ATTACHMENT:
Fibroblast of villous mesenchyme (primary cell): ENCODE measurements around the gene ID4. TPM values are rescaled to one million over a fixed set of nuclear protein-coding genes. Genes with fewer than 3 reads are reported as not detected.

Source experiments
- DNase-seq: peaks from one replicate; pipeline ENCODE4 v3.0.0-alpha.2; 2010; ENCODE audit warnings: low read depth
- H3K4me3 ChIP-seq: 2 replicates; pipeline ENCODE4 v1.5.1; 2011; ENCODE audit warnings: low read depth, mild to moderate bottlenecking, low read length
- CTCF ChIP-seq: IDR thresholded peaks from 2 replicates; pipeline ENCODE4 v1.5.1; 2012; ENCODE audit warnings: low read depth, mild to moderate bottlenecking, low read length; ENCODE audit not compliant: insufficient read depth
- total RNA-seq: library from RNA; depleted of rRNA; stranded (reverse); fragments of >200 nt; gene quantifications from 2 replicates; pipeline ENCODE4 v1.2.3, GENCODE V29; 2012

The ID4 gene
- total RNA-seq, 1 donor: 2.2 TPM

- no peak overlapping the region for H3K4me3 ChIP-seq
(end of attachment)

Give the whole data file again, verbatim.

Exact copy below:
Fibroblast of villous mesenchyme (primary cell): ENCODE measurements around the gene ID4. TPM values are rescaled to one million over a fixed set of nuclear protein-coding genes. Genes with fewer than 3 reads are reported as not detected.

Source experiments
- DNase-seq: peaks from one replicate; pipeline ENCODE4 v3.0.0-alpha.2; 2010; ENCODE audit warnings: low read depth
- H3K4me3 ChIP-seq: 2 replicates; pipeline ENCODE4 v1.5.1; 2011; ENCODE audit warnings: low read depth, mild to moderate bottlenecking, low read length
- CTCF ChIP-seq: IDR thresholded peaks from 2 replicates; pipeline ENCODE4 v1.5.1; 2012; ENCODE audit warnings: low read depth, mild to moderate bottlenecking, low read length; ENCODE audit not compliant: insufficient read depth
- total RNA-seq: library from RNA; depleted of rRNA; stranded (reverse); fragments of >200 nt; gene quantifications from 2 replicates; pipeline ENCODE4 v1.2.3, GENCODE V29; 2012

The ID4 gene
- total RNA-seq, 1 donor: 2.2 TPM

- no peak overlapping the region for H3K4me3 ChIP-seq